Student loan redux

The student loan crisis is back in the news and will get much more attention now that the election is past.

The very real questions about the unsupportable rise in the cost of college, the amount of borrowing which occurs and the abysmally low graduation rates are still unanswered. Maybe they will get answered someday, right after Social Security is made solvent and Middle East peace occurs. Right.

Meanwhile, there is still $1.7 trillion outstanding in loan balances, most of which are non-performing in a traditional banker sense due to a federal decision to suspend payments during COVID. This is euphemistically called a “payment pause.” And COVID must still be here since payment obligations remain in abeyance, the political rationale being to blame the Supreme Court.

And maybe never for about 43,000,000 borrowers who are in line for $10,000 to 20,000 in forgiveness courtesy of Uncle Sugar, or should I say Uncle Joe. The pre-election announcement of this forgiveness was curious as to timing, but then we are a polity that expects the government to provide a full suite of “free” benefits so one really should not blame politicians for doing exactly as we demand.

Projections of the real cost of this forgiveness run from $300 billion to $500 billion and perhaps higher. Despite the voodoo economics emanating from our current financial masters in Washington, it is real money that must come from somewhere. I suspect the dollar printing press is going to overheat.

If you think I am being uncharitable in my characterization of federal accounting practices, consider this. When the Obama administration determined to federalize student loan originations in 2010, we were assured this would result in a $114 profit over the next 25 years. Why would they think this? Previous to the federal usurpation of student lending, commercial banks were making the loans and, no surprise here, making profits on that business line.

So the government federalized a profitable program with visions of sugarplum profits dancing in its head. Instead, the Government Accounting Office found the program generated a loss of $197 billion. That’s a mere $311 billion mistake. Even Everett Dirksen of “a billion here, a billion there and pretty soon you’re talking real money” fame would see that as significant.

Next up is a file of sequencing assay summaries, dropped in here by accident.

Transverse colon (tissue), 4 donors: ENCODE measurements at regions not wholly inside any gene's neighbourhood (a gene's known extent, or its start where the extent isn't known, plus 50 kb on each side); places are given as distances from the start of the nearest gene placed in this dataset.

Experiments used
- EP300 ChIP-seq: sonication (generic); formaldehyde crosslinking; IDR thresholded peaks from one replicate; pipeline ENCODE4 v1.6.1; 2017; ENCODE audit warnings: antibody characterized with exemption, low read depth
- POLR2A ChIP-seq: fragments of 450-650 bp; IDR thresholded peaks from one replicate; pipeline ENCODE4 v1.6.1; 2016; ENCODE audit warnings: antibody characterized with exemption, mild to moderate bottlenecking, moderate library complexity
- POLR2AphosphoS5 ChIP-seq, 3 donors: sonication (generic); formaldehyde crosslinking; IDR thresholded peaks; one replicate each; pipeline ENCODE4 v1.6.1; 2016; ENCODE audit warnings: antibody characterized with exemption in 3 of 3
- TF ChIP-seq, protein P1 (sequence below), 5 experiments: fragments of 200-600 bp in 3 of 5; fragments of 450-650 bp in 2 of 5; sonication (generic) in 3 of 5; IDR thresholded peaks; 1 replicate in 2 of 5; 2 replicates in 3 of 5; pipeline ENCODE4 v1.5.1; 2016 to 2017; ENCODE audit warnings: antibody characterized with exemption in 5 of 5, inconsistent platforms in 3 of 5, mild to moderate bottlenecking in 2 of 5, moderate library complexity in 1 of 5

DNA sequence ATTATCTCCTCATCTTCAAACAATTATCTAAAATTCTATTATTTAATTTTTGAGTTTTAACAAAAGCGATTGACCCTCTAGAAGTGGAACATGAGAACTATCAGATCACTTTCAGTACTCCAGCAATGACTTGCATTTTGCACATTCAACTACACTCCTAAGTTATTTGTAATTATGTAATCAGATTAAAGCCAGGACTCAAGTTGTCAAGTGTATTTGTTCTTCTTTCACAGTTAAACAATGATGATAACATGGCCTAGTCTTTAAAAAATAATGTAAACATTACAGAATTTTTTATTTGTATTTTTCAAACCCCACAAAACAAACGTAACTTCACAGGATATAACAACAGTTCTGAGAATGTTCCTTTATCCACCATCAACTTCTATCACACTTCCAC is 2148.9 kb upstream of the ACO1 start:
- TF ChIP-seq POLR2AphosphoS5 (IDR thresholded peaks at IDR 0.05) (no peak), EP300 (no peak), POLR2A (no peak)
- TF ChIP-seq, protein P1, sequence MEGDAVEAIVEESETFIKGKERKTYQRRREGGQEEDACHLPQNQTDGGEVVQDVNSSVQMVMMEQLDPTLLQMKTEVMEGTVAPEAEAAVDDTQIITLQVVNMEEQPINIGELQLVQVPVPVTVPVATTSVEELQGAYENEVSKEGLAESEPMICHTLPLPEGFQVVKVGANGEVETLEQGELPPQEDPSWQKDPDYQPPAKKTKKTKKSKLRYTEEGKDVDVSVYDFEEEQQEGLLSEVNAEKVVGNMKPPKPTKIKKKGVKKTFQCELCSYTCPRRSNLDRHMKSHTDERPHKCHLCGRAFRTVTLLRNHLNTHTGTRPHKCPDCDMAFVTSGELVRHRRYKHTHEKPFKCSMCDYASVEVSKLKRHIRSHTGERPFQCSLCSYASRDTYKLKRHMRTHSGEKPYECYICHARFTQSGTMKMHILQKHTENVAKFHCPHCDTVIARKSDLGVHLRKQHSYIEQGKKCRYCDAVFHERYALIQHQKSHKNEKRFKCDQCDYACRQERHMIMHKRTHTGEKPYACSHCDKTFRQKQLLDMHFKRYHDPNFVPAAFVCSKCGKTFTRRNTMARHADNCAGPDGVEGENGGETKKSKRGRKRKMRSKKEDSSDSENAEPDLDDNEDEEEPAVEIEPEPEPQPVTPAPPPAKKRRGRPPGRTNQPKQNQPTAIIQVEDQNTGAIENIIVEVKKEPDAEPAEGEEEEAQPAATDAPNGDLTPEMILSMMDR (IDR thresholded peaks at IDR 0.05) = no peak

This should be an object lesson for any proposal to have the federal government do what can be or is being done in the private sector. Don’t count on the lesson being learned.

The economics of this is horrendous, even before the government determined to “pause” collection activities. But this is more of an ethical issue than an accounting one. It’s not just about the Benjamins.

The cardinal rule of government programs is to pick winners and losers. They can’t give all these bennies to everyone so some get a check and the rest are handed the bill. Think about all of those who won’t receive this benefit: Those who paid off their loans, those who attended less expensive colleges to avoid borrowing and those who never attended college. Suffice it to say they are not happy campers.

I have the good fortune of retaining connection in retirement to my former profession. I began my career in higher education administration in student financial aid during an era when student loans were private arrangements between a bank and a student.

Eventually, the federal government expanded the program to cover all students and provided the necessary incentives for banks to lend to young people with no credit history. That’s a story for another day, but it worked, at least in terms of federal policy to make college appear affordable to all who wished to pursue post-high school degrees.

Last week, I attended the monthly meeting of financial aid professionals from colleges in northeast Indiana. Much of the discussion centered on the administrative nightmare they live through daily as federal “guidance” on this is typically byzantine. Disruption, now as back in my financial aid days, is the watchword for federal program administration.

I asked the group about the ethical aspects of the forgiveness offer. They found it abhorrent. Their reasons were the same as I hear everywhere. The descriptors I’ve heard run from political pandering to poor policy to outrageously unfair.

And so we are back to the economics. One thing any student in Econ 101 learns is that people respond to incentives. What is the incentive here? Financial aid professionals will tell you the incentive is to borrow excessively and depend on some future administration to forgive it all.

A colleague at the Indiana Policy Review once wrote that governmental borrowing is the ultimate case of taxation without representation. We borrow the money today and our children and grandchildren will be taxed to redeem the government bonds tomorrow.

That’s where economics and ethics intersect. Or should I say collide head-on?

Mark Franke, an adjunct scholar of the Indiana Policy Review and its book reviewer, is formerly an associate vice chancellor at Indiana University-Purdue University Fort Wayne. Send comments to [email protected]